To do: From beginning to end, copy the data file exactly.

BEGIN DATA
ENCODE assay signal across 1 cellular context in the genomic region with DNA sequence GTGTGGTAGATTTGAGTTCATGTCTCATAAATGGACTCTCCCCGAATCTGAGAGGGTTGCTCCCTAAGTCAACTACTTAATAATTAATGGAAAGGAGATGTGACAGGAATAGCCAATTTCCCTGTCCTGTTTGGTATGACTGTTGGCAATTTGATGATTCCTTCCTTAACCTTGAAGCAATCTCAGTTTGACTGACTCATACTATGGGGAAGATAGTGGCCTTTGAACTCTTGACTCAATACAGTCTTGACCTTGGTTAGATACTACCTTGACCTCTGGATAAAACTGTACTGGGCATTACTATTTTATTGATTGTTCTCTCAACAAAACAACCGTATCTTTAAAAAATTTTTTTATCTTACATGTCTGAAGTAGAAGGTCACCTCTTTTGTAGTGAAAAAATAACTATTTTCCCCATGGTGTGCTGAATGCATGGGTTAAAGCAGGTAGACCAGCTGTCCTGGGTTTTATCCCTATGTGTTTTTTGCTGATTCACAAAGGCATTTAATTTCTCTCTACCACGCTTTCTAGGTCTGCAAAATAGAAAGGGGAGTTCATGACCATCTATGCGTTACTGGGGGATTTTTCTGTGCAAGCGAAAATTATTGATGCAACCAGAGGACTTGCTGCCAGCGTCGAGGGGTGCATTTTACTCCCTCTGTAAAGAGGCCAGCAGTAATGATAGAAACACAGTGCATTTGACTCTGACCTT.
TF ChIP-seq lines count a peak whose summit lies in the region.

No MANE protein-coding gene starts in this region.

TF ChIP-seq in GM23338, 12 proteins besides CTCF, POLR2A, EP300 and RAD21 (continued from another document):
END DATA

ENCODE assay signal across 1 cellular context in the genomic region with DNA sequence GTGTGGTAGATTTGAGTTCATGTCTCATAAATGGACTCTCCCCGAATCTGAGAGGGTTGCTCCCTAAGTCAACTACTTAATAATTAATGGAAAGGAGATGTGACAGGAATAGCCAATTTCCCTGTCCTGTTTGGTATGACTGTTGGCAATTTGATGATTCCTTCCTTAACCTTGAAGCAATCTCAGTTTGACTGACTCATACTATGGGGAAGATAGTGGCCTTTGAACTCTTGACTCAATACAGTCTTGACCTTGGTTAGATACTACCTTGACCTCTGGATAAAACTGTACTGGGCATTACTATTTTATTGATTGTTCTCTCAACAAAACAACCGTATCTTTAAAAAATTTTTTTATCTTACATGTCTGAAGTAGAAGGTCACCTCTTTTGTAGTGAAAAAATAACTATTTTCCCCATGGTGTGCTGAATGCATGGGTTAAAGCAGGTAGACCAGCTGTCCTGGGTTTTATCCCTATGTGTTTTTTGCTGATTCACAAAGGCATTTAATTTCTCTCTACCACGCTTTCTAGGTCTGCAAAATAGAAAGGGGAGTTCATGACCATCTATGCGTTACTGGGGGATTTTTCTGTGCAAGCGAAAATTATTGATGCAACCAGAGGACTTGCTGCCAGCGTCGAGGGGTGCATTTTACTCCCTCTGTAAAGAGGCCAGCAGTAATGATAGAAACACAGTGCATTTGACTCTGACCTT.
TF ChIP-seq lines count a peak whose summit lies in the region.

No MANE protein-coding gene starts in this region.

TF ChIP-seq in GM23338, 12 proteins besides CTCF, POLR2A, EP300 and RAD21 (continued from another document):